RiverPollution_Yamuna: By Suresh Babu.ppt


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  • RiverPollution_Yamuna: By Suresh Babu.ppt

    1. 1. Dead rivers in India Centre for Science and Environment, April 10 , 2007
    2. 2. River action plans in India…
    3. 3. Twenty two years later 1 crore = 10 million
    4. 4. River cleaning strategies <ul><li>Sewage interception & diversion </li></ul><ul><li>Sewage treatment plants (STPs) </li></ul><ul><li>Low-cost sanitation works to prevent open defecation </li></ul><ul><li>Electric crematoria </li></ul><ul><li>River front works (eg-bathing ghats) </li></ul><ul><li>Plantation, public awareness, etc. </li></ul>
    5. 5. River factsheet
    6. 6. Yamuna stretch Himalayan segment 172-km Upper stretch 224-km Delhi stretch 22-km Eutrophicated stretch 490-km Diluted segment 468-km Not meeting coliform bathing standard Not meeting coliform, DO and BOD bathing standard Not meeting coliform, and BOD bathing standard Eastern Yamuna canal TAJEWALA BARRAGE YAMUNANAGAR PANIPAT SONEPAT WAZIRABAD BARRAGE NIZAMUDDIN BARRAGE OKHLA BARRAGE MAJHAWALI MATHURA AGRA ATESHWAR ETAWAH UDI AURIYA/JUHIKHA ALLAHABAD Banas river Chambal river Sind river Betwa river Dhasan river Ken river Ganga river Y a m u n a r I v e r N
    7. 7. Zero dilution
    8. 8. Faecal coliform counts
    9. 9. Delhi’s 22 drains
    10. 10. Costly plans Already Rs 55-75 crore per km has been spent in Delhi stretch. YAP-II will add Rs 25 crore per km.
    11. 11. No dissolved oxygen
    12. 12. Faecal coliform counts
    13. 13. Problem: Learn from Yamuna <ul><li>STPs plants built but not used </li></ul><ul><li>Where there is sewage, there’s no STPs Where there’s STPs, there’s no sewage! </li></ul><ul><li>Treated mixed with untreated effluent (‘legal’ waste of rich mixed with “illegal waste” of poor) </li></ul><ul><li>All effluent (treated & untreated) discharged into drain. Leads to river. No improvement in water quality </li></ul><ul><li>No longer can the river dilute waste (no assimilative capacity) </li></ul>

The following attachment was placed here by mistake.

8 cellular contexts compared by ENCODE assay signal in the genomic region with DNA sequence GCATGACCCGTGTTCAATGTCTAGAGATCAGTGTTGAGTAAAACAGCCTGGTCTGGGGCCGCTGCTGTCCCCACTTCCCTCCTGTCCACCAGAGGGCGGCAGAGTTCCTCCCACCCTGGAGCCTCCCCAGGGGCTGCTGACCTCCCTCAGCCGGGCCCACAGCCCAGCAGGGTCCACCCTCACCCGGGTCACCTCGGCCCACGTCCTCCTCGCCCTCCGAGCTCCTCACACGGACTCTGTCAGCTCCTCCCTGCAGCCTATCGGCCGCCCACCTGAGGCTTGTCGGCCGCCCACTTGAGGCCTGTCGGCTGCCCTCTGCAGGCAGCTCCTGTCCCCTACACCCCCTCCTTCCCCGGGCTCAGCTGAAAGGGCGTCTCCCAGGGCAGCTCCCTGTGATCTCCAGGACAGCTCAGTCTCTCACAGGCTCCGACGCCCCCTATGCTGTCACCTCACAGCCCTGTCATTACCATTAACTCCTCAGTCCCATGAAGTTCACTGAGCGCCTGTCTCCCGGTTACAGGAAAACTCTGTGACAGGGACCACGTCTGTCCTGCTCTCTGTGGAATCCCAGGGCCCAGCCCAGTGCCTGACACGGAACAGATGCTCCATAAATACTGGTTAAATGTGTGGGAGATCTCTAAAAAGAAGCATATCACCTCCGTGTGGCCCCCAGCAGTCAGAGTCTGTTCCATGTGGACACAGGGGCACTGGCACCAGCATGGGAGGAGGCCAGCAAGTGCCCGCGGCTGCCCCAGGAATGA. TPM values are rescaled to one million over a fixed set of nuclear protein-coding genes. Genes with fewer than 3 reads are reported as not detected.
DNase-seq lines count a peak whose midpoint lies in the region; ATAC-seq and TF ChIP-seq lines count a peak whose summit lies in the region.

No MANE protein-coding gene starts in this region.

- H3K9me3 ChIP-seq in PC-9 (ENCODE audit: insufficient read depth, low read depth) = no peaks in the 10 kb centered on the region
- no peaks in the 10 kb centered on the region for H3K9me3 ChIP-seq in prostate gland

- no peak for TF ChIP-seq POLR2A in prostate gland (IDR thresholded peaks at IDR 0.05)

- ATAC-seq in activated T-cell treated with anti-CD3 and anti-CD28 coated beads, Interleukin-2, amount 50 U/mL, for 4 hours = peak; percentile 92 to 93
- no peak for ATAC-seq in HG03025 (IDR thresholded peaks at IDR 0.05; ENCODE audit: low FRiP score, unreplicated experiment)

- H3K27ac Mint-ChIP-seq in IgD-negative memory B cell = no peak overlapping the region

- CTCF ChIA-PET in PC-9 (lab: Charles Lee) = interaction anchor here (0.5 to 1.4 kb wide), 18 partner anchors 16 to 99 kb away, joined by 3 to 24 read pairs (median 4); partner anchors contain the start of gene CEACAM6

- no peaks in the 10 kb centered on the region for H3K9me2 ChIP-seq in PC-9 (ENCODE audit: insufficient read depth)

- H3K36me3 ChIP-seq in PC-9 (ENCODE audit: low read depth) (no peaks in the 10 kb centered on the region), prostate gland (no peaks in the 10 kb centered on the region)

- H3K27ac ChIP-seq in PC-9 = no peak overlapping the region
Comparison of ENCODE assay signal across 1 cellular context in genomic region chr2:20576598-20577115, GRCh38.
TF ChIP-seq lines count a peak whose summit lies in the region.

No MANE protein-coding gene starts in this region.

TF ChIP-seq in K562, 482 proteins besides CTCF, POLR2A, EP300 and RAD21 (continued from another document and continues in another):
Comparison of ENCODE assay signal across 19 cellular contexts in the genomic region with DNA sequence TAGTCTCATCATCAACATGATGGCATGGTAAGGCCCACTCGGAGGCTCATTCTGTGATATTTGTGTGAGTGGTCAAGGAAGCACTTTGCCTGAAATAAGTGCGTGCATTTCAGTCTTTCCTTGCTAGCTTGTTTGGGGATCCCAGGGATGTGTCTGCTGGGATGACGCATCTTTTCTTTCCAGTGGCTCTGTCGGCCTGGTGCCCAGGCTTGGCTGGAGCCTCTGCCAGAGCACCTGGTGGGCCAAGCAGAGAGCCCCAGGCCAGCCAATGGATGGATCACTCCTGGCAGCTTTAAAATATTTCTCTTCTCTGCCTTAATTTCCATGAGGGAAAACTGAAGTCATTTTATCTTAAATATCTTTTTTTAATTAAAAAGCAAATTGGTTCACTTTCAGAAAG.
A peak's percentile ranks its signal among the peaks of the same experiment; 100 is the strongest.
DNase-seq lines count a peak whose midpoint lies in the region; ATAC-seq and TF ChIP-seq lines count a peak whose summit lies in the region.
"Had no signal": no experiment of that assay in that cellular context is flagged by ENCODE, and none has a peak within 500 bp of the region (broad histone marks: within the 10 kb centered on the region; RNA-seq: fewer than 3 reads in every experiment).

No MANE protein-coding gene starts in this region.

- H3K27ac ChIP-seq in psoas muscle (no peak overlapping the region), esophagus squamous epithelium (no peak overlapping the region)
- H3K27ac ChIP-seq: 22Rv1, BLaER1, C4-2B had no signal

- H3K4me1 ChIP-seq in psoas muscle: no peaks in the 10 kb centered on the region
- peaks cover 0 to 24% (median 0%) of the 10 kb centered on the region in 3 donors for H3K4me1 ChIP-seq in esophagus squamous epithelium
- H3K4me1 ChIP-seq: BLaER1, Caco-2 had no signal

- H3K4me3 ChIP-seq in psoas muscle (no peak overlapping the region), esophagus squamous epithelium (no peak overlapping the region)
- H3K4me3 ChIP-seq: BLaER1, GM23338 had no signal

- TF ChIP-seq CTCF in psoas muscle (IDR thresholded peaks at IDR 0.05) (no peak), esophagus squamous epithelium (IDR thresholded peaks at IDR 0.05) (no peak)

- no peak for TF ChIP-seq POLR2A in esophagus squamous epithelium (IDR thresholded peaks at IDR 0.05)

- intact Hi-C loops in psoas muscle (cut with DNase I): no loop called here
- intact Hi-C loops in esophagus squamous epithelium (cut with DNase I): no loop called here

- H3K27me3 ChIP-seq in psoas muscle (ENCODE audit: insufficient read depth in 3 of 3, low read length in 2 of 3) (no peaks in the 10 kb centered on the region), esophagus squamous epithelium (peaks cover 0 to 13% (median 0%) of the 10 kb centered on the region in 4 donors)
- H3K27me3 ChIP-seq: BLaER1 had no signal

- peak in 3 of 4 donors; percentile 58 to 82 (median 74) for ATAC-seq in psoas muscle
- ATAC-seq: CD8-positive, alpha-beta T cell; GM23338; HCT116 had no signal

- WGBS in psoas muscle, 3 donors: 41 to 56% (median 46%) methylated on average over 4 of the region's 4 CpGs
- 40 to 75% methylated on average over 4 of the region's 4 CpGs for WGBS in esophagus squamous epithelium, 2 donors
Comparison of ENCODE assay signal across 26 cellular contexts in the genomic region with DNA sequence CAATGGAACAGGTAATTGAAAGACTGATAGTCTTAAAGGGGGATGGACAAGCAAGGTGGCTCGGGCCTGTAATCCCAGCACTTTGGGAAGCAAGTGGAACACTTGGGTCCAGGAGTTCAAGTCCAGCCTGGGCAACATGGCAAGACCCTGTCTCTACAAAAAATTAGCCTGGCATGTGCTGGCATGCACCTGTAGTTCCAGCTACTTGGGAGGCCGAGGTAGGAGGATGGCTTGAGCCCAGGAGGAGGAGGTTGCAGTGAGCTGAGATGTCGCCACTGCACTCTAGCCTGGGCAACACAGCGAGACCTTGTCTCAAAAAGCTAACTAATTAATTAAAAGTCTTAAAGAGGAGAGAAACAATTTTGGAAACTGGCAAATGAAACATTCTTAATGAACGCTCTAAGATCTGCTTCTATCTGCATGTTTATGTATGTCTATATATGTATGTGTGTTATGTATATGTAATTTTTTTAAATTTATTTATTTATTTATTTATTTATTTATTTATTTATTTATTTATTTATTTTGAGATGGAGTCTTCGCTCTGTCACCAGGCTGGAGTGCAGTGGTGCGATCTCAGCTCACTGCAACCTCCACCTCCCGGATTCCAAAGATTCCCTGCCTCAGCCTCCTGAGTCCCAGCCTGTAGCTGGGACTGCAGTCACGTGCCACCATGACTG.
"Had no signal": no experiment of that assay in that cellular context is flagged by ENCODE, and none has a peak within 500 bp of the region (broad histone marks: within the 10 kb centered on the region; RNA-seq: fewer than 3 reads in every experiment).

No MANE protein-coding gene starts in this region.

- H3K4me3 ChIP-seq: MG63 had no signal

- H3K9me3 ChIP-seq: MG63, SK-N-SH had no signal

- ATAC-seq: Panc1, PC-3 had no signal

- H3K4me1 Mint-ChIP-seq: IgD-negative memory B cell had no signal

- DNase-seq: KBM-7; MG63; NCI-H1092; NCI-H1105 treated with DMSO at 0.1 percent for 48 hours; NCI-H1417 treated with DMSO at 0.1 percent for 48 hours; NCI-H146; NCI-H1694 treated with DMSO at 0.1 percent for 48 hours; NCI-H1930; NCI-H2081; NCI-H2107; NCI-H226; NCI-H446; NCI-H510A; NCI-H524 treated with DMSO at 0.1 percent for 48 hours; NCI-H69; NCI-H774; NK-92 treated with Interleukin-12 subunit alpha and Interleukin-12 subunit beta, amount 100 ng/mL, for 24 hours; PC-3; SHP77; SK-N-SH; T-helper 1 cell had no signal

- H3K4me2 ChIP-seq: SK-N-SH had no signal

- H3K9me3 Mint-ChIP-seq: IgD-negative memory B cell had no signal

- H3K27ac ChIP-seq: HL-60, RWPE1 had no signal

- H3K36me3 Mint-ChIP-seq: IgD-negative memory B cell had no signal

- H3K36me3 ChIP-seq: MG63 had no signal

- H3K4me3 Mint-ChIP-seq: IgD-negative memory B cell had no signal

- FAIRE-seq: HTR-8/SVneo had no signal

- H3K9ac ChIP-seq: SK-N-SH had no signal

14. 14. <ul><li>DELHI </li></ul><ul><li>Per capita availability 211 lpcd </li></ul><ul><li>2011 Master plan targets 363 lpcd </li></ul>Cities want more. All cities plan to increase water availability to meet needs. Policies focus only on supply
    15. 15. The water-waste-pollution link Cost of treatment depends on the amount of water used
    16. 16. Who pollutes the Yamuna? The rich or the poor? <ul><li>Generates 10-30 mld waste (40 to 135 lpcd water supply); </li></ul><ul><li>0.3 to 0.9 per cent of Delhi’s waste </li></ul>
    17. 17. Change water-waste paradigm <ul><li>Reduce water use . Minimise waste. </li></ul><ul><li>Treat all sewage (no ‘illegal waste’) from open & closed drains </li></ul><ul><li>Treat sewage as close to source as possible (treat residual waste in drains at point of drainage into river) </li></ul><ul><li>Reuse and recycle treated water. </li></ul><ul><li>Rich must pay more for their water-waste. </li></ul><ul><li>Make existing facilities more efficient (before more “hardware”) </li></ul><ul><li>Keep treated and untreated water unmixed - reduce treatment cost </li></ul>
    18. 18. Waste sums ● We generate: 33, 212 mld of sewage. ● We have the capacity to treat: 6,190 mld of sewage. ● We actually treat: 4,469 mld of sewage (72 per cent). ● Therefore: 28,743 mld of sewage not treated.
    19. 19. Waste sums ● Annual cost of treatment of 6,190 mld sewage is Rs 135 - 677 crore. ● Capital costs to build STPs= Rs 7,566 crore - Rs 16,753 crore.
    20. 20. Source: Planning Commission Note: Outlays shown are Central plus State investments at current prices Money will never be enough Investment on water-sanitation (as percentages of total plan outlay)